Thanks to all who attended, online or in person, to the Library’s third Rediscover Discovery Day! The goal for this presentation is to provide updates on our major discovery interfaces to public services, instruction, and information desk staff so that they can incorporate the most current information on our discovery systems into their instruction sessions in the coming semester.

This session covered recent updates to features and functionality for:

We also shared the some of the upcoming changes in store for these discovery systems as well. A big thank you to Angela Sidman for covering the recent and upcoming developments in Articles+ and other e-resource access systems!

The slides and session recording of this year’s Rediscover Discovery can be accessed here: https://yale.box.com/v/rediscodisco3


For those who attended or viewed online, or for those who will watch the recording afterwards, please take a few minutes to let us know how we didhttp://tinyurl.com/rediscodisco3

LIT and partners Tech Talk | Wednesday September 21st 2016

On Wednesday September 21st, from 3pm-4pm in Bass L01, join Library IT and partners in our monthly discussion of tech-related projects around the Library and beyond.

Our tentative agenda includes:

  • Hathi Trust (Robert Klingenberger)
  • YUL and Accessibility (Kalee Sprague and Tracy MacMath)
  • Service Now (Beatrice Richardson)
  • Avalon for Music Library (Cindy Greenspun, George Ouellette and Jonathan Manton)

For those who cannot join us in person, the session will be streamed via Adobe Connect:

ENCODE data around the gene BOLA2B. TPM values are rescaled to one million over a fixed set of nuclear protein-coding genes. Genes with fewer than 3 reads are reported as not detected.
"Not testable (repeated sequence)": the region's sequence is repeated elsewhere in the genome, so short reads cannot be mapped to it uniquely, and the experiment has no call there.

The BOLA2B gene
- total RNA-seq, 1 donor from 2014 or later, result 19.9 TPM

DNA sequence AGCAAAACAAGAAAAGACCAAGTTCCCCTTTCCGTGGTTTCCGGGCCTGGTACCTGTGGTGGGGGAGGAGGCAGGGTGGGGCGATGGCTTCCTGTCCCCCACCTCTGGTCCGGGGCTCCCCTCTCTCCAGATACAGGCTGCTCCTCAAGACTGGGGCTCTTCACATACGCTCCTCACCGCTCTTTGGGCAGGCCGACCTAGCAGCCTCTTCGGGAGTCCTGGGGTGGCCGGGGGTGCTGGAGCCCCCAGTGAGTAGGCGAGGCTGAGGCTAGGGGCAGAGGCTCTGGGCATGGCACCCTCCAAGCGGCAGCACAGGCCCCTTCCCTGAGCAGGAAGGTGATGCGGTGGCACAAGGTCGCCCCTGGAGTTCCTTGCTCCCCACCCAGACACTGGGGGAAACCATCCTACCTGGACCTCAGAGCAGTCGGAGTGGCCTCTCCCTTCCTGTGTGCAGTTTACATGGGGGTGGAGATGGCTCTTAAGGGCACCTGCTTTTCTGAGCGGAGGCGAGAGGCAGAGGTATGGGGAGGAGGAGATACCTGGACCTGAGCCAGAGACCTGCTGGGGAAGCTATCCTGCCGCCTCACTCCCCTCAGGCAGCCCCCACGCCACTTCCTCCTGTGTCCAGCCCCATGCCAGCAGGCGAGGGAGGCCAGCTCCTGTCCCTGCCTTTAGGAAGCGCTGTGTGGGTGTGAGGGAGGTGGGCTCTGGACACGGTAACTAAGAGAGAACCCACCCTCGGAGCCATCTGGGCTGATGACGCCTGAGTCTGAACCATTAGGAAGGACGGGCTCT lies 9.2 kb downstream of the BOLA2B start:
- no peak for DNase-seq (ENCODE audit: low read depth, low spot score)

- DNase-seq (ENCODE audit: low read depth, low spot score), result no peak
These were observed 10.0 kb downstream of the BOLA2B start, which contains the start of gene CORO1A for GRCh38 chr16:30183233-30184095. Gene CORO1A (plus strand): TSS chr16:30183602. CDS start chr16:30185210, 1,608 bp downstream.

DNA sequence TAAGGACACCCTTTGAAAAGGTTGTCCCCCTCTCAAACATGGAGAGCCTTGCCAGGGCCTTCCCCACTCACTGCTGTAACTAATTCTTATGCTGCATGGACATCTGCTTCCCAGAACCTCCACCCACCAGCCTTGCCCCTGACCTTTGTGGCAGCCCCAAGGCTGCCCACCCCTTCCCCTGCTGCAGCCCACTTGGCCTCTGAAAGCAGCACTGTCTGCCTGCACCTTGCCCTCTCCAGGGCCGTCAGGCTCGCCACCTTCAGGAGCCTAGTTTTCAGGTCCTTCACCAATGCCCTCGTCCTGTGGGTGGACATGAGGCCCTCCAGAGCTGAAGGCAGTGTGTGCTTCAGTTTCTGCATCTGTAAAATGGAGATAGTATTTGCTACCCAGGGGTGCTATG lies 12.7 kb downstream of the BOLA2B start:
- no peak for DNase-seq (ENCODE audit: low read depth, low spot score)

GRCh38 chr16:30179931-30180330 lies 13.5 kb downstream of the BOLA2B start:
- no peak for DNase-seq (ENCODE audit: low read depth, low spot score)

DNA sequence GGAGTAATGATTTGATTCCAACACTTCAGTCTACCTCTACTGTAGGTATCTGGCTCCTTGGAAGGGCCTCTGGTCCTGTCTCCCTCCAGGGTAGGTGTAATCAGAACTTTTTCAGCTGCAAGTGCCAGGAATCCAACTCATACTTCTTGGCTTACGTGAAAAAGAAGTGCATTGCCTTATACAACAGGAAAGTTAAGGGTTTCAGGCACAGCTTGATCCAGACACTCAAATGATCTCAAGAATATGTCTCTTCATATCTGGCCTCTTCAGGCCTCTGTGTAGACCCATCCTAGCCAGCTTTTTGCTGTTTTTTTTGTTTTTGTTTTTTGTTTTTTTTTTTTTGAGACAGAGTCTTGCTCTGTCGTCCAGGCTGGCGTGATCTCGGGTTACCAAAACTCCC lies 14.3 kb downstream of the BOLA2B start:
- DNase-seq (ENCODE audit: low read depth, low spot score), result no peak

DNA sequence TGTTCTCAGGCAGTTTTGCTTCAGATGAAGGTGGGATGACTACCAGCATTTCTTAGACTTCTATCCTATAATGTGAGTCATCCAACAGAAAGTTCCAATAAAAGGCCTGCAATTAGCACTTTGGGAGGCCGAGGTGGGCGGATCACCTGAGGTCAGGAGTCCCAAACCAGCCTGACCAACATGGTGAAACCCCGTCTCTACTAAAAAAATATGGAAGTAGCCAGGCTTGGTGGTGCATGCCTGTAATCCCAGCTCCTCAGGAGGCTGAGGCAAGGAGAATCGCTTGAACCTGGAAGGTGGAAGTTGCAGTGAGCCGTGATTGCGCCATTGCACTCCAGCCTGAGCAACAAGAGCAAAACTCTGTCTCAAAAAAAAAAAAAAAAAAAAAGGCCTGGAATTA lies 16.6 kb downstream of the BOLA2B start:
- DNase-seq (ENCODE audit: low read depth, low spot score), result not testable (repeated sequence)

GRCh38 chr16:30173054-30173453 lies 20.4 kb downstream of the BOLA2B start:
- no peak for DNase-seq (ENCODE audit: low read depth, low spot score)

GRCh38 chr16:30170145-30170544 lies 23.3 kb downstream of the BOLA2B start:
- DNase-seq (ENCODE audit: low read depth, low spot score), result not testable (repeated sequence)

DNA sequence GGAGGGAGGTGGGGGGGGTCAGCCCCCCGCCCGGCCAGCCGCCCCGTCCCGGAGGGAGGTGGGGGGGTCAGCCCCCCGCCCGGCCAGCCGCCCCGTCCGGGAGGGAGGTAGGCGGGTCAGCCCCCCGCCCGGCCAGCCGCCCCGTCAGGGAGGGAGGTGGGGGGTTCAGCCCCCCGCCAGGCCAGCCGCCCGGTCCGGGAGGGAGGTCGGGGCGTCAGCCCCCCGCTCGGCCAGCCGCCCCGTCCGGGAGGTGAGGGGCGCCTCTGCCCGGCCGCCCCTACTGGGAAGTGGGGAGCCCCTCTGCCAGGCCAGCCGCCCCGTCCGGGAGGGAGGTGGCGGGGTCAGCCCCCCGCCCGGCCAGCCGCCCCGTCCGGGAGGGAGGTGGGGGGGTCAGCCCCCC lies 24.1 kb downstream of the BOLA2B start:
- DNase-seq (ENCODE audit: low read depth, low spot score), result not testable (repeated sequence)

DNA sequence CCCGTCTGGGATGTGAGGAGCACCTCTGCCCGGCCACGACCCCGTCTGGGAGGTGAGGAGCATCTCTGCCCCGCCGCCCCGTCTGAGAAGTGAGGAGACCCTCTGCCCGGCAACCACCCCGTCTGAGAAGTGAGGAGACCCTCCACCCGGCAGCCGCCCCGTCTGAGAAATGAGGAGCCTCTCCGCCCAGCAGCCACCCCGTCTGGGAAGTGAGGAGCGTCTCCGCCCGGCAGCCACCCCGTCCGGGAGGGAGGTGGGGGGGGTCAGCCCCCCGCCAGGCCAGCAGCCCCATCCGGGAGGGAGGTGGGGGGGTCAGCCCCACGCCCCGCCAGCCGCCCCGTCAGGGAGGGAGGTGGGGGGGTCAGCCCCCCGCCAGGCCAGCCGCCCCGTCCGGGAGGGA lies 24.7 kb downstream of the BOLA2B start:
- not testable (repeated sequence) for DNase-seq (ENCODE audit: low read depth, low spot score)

http://greet.yale.edu/littechtalk/ [sign in as a guest]

Slides and recordings of the Tech Talk sessions will be archived in https://yale.box.com/LITTechTalkArchives.

Please remember: any Library staff is welcome to present at the Tech Talks! Please send topic suggestions to Jenn  Nolte or anyone else in Library IT.

See you there!

Spotlight on Spotlight


Do you have content in blacklight? Do you have content in other silos? Would you like to create dynamic exhibits and/or collections?  Would you like to manage content, display, search, and facets in a highly configurable online interface?  If you answered yes to any of this, welcome to Spotlight!

“Spotlight is open source software that enables librarians, curators, and other content experts to easily build feature-rich websites that showcase collections and objects from a digital repository, uploaded items, or a combination of the two. Spotlight is a plug-in for Blacklight, an open source, Ruby on Rails Engine that provides a basic discovery interface for searching an Apache Solr index.”

Exhibit page content can be directly tweaked from the browser.
Exhibit page content can be directly tweaked from the browser.

On August 9th and 10th the Yale Center for British Art (YCBA) and Yale Library hosted the event “Spotlight on Spotlight”.  We were pleased to have members of the Spotlight team here to give a full demonstration, Q&A, and developer unconference.  Stu Snydman, Gary Geisler, and Chris Beer from Stanford, and Trey Pendragon from Princeton lead the sessions. The main demonstration Tuesday morning included a brief history, a review of the initial use cases, context surrounding the platform, and walk throughs of the application and its features. In the afternoon the Q&A session provided a further chance to answer questions collected from the morning presentation and a live conversation. On Wednesday developers stood up individual instances of the application, exercised its extensibility using the DPLA API to import content, and held further technical discussion. After attending the event Steve Weida, Yale Library Webmaster commented, “Spotlight is exciting technology and has matured at a very impressive pace. Along with our commitment to Omeka, Spotlight could play a key role in the future of the Library’s web presence.”